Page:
Fedora 14 Well On Its Way to a Desktop Near You
Red Hat's Fedora remains one of the most popular and versatile Linux distributions available today. In fact, it has few equals. And Fedora 14, which is due for final release November 2, saw its one and only beta release on September 28 with some exciting feature previews. Being based on Linux 2.6.35, that was released on August 1 and received its latest stable update on September 29, it will offer goodies like Btrfs direct input/output, better power management, expanded video and Ethernet hardware support, and memory cache de-fragmentation. Of particular interest to Red Hat and Fedora developers and users are the improvements in KVM virtualization, which include enhancements of the timer and emulator code that result in higher performance as well as improvements in performance tracing and monitoring.
Speaking of virtualization, Fedora 14 will introduce SPICE to their users this release. SPICE is a tool for creating and interacting with virtual machines. It features encryption, accelerated 2D graphics, video and audio format detection and playback, hardware cursor support, and dynamic adaption to graphic and communication changes. For developers, this release will bring the Rakudo Star compiler and modules as well as the D programming language compiler and toolkit and several mainstay updates such as Perl 5.12, Python, Ruby, Eclipse, Netbeans, and Perl 6. Open SCAP is also featured this release, which will bring a standard for automated testing and identification of system vulnerabilities.
The average desktop user isn't left out either. This release will bring the newly released GNOME 2.32 and KDE 4.5.x with a lovely new theme, as well as the latest stable Sugar 0.90 and MeeGo 1.0 portable systems. libjpeg-turbo will bring faster compression and decompression of JPEG images than experienced with original libjpeg.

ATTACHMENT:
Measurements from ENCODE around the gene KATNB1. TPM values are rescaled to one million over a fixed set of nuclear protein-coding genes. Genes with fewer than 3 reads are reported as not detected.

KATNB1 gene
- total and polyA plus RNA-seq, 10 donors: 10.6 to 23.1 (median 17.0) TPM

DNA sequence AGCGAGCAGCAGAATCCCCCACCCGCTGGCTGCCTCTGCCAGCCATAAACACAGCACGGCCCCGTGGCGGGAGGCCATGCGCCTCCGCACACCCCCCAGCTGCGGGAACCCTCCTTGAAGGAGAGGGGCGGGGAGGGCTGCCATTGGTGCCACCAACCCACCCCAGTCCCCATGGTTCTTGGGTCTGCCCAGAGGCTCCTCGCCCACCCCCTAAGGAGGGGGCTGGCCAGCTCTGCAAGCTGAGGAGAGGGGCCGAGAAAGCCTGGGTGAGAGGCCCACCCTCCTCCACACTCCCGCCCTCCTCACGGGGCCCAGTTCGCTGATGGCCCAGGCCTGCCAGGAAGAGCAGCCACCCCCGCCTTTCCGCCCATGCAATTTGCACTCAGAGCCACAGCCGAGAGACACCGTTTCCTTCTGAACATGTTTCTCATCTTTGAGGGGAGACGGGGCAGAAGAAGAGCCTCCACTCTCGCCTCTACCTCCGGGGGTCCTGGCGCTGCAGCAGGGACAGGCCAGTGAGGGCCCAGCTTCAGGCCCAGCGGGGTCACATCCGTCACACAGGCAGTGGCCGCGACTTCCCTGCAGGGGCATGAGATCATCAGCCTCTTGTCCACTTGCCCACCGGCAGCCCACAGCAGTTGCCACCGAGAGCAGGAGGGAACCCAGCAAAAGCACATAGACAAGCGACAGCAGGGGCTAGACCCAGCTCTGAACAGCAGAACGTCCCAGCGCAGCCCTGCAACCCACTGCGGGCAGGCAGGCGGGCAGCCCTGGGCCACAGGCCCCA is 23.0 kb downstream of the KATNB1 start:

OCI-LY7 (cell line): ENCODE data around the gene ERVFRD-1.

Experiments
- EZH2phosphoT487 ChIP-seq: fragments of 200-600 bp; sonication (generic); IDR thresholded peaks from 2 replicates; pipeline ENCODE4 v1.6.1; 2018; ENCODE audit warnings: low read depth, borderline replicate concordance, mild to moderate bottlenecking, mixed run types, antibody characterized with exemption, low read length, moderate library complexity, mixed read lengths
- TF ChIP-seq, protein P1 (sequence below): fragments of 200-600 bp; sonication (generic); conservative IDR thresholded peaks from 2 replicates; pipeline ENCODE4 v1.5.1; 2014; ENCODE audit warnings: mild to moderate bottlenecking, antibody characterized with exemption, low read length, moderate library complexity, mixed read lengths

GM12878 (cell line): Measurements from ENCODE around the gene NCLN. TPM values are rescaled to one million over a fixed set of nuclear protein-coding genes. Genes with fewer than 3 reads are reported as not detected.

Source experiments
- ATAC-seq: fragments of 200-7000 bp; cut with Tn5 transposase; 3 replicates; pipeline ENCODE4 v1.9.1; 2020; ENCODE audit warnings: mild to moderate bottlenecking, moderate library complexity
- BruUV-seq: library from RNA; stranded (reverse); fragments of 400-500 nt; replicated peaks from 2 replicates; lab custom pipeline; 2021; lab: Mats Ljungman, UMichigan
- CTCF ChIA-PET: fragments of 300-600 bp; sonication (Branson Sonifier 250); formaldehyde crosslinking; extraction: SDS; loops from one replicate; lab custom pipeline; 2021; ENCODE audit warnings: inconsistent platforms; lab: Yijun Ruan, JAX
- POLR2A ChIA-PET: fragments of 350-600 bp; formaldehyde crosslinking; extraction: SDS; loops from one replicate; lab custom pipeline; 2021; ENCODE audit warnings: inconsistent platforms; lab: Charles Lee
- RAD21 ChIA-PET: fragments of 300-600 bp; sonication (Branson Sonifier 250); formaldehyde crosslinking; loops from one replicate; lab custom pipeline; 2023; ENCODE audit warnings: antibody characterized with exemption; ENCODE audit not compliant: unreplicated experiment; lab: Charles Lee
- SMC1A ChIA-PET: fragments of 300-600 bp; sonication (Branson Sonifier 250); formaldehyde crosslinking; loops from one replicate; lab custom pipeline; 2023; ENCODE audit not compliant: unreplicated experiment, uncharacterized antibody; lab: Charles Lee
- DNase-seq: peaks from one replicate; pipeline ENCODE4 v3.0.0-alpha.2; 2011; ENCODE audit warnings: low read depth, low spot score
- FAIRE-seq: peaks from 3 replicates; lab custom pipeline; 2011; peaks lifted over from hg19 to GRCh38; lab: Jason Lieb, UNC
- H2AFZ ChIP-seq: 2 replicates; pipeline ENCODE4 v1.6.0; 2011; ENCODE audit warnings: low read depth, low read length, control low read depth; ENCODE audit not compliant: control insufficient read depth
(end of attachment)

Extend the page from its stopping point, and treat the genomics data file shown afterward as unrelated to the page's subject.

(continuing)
Live images are slated to be compressed with LZMA instead of Gzip this release, bringing almost a 9% reduction in size without a significant performance hit, and allowing Fedora developers to include more software. Multipath installation is rumored to be on the menu as well. systemd, planned for version 14, has been postponed until the next release to allow more time to fix bugs and polish functionality. So, this release will continue to use the Upstart initialization system, but systemd will still be available to those who wish to test it.
Susan Linton is a Linux writer and the owner of tuxmachines.org.
Webinar: 8 Signs You’re Beyond Cron
On Demand NOW
Join Linux Journal and Pat Cameron, Director of Automation Technology at HelpSystems, as they discuss the eight primary advantages of moving beyond cron job scheduling. In this webinar, you’ll learn about integrating cron with an enterprise scheduler.View Now!
- When Official Debian Support Ends, Who Will Save You?
- Ubuntu Ditches Upstart
- Video On Demand: 8 Signs You're Beyond Cron
- May 2015 Issue of Linux Journal: Cool Projects
- Picking Out the Nouns
- "No Reboot" Kernel Patching - And Why You Should Care
- DevOps: Better Than the Sum of Its Parts
- Return of the Mac
- Drupageddon: SQL Injection, Database Abstraction and Hundreds of Thousands of Web Sites